- Hormone imbalances
- Food allergies or sensitivities
- Lack of sleep
Tips to Keep Cool
Staying comfortable at the correct temperature can be incredibly challenging for those with an autoimmune thyroid condition. Cooling off when the body can’t do it for itself may seem like a great undertaking. However, by using the following tips you can help keep your body nice and chill.
Start a Nightly Routine
Preparing for bed to combat nighttime warmth is an effective way of keeping the body comfortable during the night. Before bed, try to take a cool shower to remove any lingering sweat or residue that can contribute to heat. Cooling your bedsheets by placing them in the fridge or freezer for a few minutes, or spritzing them with cold water right before heading into bed can also help keep the body cool throughout the night.
Hydration is a critical component of health as well as temperature regulation. Ensuring that you are drinking plenty of water, possibly with the addition of ice, helps keep the body at a moderate temperature.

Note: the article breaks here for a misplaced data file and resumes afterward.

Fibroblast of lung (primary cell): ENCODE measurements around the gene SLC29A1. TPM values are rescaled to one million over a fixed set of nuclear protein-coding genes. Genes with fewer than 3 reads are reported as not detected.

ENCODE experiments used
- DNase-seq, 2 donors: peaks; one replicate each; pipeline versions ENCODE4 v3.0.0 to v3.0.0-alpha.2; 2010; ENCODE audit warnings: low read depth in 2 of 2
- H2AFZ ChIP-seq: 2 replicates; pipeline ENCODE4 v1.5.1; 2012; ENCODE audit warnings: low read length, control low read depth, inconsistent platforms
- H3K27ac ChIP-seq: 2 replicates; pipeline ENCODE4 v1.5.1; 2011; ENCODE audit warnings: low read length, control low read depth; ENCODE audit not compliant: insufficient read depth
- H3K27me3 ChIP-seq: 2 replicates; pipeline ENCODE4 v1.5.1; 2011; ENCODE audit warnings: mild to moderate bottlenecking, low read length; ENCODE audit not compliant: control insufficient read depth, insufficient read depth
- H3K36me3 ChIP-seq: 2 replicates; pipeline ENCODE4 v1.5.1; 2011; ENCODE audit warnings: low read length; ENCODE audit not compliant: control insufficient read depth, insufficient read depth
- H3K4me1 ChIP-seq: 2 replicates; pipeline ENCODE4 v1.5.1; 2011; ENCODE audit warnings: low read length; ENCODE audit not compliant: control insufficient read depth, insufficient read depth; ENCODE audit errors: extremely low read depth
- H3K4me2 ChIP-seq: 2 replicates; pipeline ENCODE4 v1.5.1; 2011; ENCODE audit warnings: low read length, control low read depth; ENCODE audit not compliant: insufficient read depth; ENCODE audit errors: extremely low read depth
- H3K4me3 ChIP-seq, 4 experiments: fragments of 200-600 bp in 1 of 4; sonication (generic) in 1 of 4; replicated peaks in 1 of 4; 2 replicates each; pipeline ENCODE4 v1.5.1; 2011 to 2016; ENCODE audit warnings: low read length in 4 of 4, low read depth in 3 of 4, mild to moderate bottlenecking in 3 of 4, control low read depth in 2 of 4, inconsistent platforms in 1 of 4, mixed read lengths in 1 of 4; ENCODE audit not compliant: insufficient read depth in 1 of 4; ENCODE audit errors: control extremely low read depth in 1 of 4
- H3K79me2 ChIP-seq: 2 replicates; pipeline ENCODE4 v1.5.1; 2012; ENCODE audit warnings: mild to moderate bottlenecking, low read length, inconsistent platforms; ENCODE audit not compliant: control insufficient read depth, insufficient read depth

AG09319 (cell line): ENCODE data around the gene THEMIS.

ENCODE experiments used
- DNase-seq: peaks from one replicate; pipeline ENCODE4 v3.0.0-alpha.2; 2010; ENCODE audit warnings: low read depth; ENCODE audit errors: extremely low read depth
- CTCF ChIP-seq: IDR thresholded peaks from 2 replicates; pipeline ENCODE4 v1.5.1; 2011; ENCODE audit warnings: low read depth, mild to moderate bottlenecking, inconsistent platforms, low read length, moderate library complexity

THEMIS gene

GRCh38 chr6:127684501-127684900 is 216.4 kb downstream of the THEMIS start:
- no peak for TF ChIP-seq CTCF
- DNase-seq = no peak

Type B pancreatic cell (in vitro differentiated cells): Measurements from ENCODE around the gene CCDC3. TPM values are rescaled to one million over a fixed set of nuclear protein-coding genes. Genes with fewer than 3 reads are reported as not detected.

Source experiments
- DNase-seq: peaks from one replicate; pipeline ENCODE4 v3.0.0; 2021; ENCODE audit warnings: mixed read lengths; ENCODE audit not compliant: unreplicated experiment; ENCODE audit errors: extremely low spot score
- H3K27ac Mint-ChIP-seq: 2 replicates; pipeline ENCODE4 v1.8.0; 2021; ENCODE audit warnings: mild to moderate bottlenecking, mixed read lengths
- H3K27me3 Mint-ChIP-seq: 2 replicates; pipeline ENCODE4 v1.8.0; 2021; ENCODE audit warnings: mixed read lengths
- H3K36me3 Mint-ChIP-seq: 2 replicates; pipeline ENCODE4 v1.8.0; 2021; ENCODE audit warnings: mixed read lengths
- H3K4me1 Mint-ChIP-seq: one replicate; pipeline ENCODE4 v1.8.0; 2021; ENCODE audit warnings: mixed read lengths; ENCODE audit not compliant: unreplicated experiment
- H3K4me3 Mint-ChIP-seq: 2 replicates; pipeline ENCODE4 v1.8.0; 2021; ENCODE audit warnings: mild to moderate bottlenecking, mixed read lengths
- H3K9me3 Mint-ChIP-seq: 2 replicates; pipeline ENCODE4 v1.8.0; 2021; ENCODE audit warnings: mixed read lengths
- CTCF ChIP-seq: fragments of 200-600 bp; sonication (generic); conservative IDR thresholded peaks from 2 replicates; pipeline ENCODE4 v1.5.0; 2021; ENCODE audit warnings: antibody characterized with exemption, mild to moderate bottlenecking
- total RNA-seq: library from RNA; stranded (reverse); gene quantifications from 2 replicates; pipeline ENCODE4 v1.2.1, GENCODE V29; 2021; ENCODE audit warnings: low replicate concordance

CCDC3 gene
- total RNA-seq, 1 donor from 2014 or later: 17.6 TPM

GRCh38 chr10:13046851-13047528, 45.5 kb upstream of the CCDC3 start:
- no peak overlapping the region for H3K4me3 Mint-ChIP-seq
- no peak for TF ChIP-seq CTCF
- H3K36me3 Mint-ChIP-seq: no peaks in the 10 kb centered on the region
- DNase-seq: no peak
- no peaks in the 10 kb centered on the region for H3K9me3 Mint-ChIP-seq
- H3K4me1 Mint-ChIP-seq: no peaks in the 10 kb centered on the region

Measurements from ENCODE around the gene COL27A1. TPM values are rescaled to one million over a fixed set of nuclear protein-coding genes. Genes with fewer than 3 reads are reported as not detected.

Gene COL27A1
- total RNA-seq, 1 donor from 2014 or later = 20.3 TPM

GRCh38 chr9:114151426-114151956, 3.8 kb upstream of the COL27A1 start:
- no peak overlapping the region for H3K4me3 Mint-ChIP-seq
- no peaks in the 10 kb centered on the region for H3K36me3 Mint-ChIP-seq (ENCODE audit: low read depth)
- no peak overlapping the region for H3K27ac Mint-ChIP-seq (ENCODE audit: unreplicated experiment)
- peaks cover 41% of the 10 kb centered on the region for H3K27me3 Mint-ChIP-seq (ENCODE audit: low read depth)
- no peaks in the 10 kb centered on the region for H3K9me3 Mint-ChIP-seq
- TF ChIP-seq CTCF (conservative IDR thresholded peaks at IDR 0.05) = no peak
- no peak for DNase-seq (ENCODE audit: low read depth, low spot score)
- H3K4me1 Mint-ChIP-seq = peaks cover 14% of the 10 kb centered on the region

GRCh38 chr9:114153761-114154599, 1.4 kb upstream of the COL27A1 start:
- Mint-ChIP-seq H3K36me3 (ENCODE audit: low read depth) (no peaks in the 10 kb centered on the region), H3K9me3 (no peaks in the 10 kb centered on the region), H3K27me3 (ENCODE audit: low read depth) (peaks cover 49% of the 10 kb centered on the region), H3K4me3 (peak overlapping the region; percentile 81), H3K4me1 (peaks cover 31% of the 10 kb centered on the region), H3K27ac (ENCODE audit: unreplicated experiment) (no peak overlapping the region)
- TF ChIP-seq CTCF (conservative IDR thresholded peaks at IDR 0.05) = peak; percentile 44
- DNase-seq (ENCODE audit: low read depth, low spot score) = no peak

Cooling Down the House
Fans are a relatively inexpensive way to improve the temperature in your home. To boost the effectiveness of these affordable tools, try placing bottles of frozen water in front or behind them to create cooler airflow.
Beating the Heat
Thyroid dysfunction presents a wide array of symptoms that can be confusing and often frustrating. Those with an autoimmune condition in addition to thyroid dysfunction are at greater risk of experiencing a larger spectrum of symptoms with occasional bouts of increased intensity – learn more about autoimmune diseases here. Hashimoto’s is a significant contributor to symptoms including heat intolerance.
Now that you are more informed regarding the influence that the thyroid and immune system have on temperature regulation, you can take the appropriate steps to prevent symptom outbursts that contribute to heat intolerance.